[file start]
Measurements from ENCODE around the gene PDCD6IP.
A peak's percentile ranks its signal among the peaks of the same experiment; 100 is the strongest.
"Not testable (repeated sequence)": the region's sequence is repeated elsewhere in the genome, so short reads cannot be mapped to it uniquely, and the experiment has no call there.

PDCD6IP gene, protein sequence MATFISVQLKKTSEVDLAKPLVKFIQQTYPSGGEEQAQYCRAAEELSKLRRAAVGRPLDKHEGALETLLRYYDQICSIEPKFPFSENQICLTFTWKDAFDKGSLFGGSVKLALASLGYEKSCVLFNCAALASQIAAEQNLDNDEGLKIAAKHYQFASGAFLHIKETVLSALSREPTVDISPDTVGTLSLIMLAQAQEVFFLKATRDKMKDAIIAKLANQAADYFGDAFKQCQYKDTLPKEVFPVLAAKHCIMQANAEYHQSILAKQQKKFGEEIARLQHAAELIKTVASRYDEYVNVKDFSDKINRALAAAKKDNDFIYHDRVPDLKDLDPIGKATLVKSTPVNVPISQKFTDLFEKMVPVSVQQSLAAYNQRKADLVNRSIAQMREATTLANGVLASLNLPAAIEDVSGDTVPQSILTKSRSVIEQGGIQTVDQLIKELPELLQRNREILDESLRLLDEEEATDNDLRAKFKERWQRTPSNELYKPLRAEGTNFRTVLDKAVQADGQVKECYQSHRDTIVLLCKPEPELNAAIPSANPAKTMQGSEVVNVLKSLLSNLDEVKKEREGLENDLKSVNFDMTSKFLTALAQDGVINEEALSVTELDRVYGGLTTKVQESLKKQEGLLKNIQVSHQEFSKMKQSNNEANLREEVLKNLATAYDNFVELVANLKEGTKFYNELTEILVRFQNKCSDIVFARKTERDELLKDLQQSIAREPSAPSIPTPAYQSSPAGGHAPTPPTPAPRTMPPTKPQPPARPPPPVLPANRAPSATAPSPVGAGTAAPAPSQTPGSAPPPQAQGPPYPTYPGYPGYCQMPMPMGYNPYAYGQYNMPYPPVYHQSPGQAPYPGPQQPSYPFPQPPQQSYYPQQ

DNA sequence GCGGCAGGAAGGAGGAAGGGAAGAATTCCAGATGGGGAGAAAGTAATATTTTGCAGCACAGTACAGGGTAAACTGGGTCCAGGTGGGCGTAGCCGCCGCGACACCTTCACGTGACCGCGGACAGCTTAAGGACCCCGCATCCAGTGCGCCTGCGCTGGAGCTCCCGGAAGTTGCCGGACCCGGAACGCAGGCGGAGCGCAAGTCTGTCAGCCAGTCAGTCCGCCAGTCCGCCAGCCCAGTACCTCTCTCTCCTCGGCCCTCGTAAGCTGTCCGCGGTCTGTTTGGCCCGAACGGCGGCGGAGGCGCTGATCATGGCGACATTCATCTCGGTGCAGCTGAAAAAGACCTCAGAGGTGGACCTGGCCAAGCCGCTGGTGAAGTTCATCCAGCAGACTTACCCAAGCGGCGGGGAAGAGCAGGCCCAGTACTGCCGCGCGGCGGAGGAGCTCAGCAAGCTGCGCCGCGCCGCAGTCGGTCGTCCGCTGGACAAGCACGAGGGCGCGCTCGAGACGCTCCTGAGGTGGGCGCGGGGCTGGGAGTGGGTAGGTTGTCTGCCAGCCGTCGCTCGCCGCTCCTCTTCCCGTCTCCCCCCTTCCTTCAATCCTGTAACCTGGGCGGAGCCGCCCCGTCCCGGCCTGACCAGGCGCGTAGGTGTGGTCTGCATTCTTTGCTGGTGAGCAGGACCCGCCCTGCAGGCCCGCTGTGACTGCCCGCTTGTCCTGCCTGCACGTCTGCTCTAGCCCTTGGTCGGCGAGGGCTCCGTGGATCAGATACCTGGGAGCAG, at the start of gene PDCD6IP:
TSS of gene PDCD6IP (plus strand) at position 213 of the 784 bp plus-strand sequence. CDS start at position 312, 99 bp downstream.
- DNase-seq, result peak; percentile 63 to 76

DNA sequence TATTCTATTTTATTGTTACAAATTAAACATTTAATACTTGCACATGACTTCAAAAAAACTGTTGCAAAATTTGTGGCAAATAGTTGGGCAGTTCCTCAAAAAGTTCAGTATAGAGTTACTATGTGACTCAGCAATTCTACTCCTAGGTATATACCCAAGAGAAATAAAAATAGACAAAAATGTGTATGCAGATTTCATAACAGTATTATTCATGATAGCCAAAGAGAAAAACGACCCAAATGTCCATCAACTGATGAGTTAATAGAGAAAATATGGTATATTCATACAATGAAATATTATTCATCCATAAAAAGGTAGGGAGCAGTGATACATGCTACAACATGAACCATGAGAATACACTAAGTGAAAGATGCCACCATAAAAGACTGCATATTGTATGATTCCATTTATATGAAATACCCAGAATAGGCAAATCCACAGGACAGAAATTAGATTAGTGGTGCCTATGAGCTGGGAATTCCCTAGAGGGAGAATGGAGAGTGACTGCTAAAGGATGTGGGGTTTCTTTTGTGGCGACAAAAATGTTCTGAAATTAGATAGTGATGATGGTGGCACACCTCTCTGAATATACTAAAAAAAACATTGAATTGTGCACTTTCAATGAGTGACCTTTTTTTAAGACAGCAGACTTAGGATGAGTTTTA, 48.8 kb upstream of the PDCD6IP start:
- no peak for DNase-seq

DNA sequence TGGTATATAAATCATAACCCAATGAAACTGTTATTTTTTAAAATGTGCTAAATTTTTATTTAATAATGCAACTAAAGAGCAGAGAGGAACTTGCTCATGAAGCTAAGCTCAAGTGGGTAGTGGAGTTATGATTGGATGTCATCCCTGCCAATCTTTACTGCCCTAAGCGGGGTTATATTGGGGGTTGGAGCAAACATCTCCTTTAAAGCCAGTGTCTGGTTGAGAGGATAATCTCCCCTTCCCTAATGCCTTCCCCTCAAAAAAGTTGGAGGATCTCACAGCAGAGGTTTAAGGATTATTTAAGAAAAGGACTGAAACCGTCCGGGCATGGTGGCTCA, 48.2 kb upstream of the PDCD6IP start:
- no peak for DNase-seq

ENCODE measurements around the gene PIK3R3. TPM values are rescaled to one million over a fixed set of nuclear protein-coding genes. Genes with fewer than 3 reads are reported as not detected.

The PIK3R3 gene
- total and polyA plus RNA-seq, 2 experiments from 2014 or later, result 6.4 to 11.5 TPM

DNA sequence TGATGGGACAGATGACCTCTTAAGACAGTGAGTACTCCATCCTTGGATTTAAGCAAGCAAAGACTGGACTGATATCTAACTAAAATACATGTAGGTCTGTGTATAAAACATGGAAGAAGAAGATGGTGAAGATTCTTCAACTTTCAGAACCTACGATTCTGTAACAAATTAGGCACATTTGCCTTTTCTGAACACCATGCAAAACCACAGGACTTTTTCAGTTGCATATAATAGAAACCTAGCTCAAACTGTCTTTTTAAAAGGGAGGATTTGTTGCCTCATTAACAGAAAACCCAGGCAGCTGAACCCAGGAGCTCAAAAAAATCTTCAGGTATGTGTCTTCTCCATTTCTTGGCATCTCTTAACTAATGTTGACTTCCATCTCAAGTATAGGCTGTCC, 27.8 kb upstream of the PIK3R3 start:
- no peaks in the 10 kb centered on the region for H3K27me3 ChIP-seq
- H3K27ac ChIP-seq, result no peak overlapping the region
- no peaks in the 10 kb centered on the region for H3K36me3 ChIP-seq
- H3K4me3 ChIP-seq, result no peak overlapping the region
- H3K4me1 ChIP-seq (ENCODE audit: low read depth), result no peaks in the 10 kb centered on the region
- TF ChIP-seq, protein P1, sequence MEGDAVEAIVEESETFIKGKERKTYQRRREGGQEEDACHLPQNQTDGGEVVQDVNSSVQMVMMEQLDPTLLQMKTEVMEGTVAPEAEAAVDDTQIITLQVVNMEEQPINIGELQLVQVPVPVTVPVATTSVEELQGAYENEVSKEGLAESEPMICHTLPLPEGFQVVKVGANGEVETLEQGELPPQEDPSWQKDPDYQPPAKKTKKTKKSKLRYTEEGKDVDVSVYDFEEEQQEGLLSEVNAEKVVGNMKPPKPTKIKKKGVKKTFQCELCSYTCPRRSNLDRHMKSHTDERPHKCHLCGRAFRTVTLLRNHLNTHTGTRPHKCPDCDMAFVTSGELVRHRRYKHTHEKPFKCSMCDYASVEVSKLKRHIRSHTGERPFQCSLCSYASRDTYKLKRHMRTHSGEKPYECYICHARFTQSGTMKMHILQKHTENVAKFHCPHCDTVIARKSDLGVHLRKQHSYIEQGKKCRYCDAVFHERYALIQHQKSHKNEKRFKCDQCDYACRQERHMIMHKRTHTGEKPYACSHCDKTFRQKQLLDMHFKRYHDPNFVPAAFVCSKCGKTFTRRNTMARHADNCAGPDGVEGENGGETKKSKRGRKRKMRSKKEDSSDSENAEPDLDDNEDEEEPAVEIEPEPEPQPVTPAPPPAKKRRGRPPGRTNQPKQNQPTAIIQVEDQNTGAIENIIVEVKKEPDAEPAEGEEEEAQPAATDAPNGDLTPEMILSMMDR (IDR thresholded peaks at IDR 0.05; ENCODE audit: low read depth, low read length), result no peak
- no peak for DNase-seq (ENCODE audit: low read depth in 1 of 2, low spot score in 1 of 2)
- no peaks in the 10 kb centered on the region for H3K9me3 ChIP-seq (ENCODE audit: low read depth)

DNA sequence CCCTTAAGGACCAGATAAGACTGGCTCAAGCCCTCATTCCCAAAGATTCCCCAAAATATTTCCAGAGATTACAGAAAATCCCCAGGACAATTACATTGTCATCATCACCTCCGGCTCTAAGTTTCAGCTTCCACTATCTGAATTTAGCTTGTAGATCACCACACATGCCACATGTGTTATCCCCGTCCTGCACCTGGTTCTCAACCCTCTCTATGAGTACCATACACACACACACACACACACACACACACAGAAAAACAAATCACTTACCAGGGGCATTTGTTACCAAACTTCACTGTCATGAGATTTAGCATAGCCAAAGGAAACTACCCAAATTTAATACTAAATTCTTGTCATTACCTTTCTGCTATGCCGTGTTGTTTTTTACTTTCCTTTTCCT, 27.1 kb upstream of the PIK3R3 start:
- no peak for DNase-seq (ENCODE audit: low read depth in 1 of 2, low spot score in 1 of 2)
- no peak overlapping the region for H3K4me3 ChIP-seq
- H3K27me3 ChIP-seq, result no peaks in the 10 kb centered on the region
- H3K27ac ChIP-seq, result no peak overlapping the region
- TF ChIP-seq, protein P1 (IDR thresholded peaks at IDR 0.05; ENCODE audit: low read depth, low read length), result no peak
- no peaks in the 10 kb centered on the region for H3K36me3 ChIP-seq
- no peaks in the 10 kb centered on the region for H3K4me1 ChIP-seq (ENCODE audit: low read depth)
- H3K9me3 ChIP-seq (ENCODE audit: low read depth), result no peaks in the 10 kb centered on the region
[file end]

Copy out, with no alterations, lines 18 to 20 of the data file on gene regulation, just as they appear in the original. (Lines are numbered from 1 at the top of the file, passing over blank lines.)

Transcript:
- no peaks in the 10 kb centered on the region for H3K36me3 ChIP-seq
- H3K4me3 ChIP-seq, result no peak overlapping the region
- H3K4me1 ChIP-seq (ENCODE audit: low read depth), result no peaks in the 10 kb centered on the region